Libertarian and Leftist to Compete in Runoff to Be Argentina’s Next President

Libertarian outsider Javier Milei and Sergio Massa, a member of the leftist ruling party, qualified for the runoff election to decide who will become Argentina’s next president.


Libertarian outsider Javier Milei and Sergio Massa, a member of the leftist ruling party, qualified for the runoff election to decide who will become Argentina’s next president.

  • Massa beat the polls and finished first with 36.1 percent of the vote, a solid plurality but still an underwhelming performance for the Justicialist Party, the latest incarnation of the left-wing Peronist movement that’s governed Argentina for much of the last few decades.
  • Milei finished in second with 30.4 percent of the vote, underperforming his polls but still a remarkable finish for a political movement that ran against both of Argentina’s leading parties.
  • The populist Milei’s 30% vote share was almost exactly the same percentage of the vote that he won in the August primary election.
  • Patricia Bullrich, the candidate of the center-right coalition that most recently governed Argentina from 2015 to 2019, finished in a distant third with 23.7 percent.
  • Milei and Massa will now compete in a runoff election in November. President Alberto Fernandez, the unpopular incumbent leftist president, declined to seek a second term.
  • Argentina is struggling with triple-digit inflation, more than 40% of Argentines live below the poverty line, and the country is the world’s largest debtor to the International Monetary Fund.


reporting from the left side of the aisle


  • The New York Times contextualized Argentina’s “dismal economy.” The Argentine peso has depreciated rapidly, and inflation is at a staggering 138 percent. Massa, the leftist candidate, is the current minister of the economy and has “taken to apologizing for his party’s handling of the economy and promised to stabilize the situation as president.” Peronists have ruled Argentina for most of the last two decades and are “responsible for much of the economic mismanagement that has led the nation into such a deep financial hole.”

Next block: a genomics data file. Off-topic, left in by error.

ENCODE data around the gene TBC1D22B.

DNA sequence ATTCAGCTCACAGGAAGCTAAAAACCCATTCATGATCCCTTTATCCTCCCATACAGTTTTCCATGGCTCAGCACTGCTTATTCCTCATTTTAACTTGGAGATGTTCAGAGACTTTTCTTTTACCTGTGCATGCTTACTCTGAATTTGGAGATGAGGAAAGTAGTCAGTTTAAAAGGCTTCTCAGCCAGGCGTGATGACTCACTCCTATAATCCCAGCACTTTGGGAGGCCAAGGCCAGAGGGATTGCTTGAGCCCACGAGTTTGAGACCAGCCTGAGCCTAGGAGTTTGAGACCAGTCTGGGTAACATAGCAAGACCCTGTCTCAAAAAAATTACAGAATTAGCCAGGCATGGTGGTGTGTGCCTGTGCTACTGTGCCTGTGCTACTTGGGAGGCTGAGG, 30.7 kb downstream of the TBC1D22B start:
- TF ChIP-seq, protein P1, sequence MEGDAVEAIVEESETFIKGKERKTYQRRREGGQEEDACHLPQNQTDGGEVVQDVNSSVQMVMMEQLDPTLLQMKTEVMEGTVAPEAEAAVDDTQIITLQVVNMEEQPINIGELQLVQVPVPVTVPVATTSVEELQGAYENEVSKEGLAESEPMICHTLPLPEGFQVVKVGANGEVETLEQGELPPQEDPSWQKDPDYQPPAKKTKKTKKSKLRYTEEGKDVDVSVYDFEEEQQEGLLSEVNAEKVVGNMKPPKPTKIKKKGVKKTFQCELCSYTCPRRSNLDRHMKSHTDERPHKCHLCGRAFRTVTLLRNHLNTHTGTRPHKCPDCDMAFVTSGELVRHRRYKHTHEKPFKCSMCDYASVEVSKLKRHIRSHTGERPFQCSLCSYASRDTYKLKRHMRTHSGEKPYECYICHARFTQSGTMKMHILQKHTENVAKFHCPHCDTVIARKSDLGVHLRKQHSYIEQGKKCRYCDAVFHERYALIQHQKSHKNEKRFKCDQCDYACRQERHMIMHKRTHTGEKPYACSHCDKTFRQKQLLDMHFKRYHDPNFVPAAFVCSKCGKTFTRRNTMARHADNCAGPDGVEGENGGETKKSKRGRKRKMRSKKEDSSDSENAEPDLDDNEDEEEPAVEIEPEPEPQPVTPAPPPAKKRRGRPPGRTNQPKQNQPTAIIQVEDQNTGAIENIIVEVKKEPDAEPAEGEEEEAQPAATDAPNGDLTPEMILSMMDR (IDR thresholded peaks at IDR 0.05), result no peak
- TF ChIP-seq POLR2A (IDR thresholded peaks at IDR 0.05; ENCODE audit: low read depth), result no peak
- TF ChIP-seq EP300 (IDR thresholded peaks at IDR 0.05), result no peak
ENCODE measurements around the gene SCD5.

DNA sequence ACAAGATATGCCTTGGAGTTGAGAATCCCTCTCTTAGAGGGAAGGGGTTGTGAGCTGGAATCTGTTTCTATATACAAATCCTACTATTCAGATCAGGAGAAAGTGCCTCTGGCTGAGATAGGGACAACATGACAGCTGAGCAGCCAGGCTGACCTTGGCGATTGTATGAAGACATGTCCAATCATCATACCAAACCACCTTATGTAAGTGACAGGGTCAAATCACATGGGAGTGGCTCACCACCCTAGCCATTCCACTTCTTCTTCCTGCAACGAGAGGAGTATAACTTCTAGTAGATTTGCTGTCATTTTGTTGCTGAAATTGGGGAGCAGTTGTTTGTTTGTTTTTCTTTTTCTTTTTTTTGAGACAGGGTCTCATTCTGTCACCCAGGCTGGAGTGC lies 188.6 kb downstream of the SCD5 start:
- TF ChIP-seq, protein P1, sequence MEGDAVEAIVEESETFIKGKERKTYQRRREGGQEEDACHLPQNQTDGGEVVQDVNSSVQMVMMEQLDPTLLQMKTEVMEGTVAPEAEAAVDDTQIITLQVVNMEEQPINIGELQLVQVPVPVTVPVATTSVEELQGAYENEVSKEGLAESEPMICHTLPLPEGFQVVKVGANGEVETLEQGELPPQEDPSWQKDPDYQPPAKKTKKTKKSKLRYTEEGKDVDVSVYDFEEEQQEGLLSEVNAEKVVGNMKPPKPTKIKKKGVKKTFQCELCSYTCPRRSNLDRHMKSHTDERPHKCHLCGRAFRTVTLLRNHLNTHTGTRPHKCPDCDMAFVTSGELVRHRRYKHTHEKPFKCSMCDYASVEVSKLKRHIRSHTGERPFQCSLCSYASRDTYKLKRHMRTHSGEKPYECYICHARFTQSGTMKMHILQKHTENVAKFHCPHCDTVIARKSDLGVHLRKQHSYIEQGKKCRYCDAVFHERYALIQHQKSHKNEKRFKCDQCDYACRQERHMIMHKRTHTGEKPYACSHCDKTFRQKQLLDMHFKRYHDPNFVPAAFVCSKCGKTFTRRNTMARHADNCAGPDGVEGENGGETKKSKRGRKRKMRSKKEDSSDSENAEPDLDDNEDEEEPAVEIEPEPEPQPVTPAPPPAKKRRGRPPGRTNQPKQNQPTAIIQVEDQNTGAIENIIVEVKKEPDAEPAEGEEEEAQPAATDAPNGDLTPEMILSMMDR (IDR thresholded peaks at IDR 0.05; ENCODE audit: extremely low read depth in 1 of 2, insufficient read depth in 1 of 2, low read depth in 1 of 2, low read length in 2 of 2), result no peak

• The Guardian noted Milei “is often compared to Donald Trump, whom he has praised. ‘There is an alignment with all those who are willing to fight against socialism at the international level,’ Milei told the Economist last month, minimizing Trump’s role in the January 6 Capitol riots.”
  • CNN observed that despite Massa’s current position in the government, he has tried to “distance himself politically from Argentina’s high-profile vice-president Cristina Fernandez de Kirchner,” a former president and convicted felon who is widely considered the power behind the throne in the current government.



  • According to the Wall Street Journal, Milei promised, chain saw in hand, to cut out the “useless parasites” from Argentina’s institutions and destroy the “political caste” which is “trembling” at the thought of him becoming president. “I detest them,” Milei has said of leftists, and considers paying taxes “an act of violence” and the public sector “a cancer.”
  • Fox News reported, “In a sign of the seriousness with which the Argentine establishment views the Milei threat, the candidate was recently charged by prosecutors with intentionally seeking to devalue the Argentine peso, in what many perceived as a politically motivated prosecution.”
  • The Financial Times covered the hurdles Massa faces as the candidate of the incumbent government: “Massa’s campaign has also been challenged by several corruption scandals involving the ruling Peronist coalition: recently the chief of staff to the Buenos Aires Province governor Axel Kicillof was forced to resign after being photographed on a luxury yacht in the Mediterranean drinking champagne with a model.”


Return to Freespoke

© Dominic Moore, 2023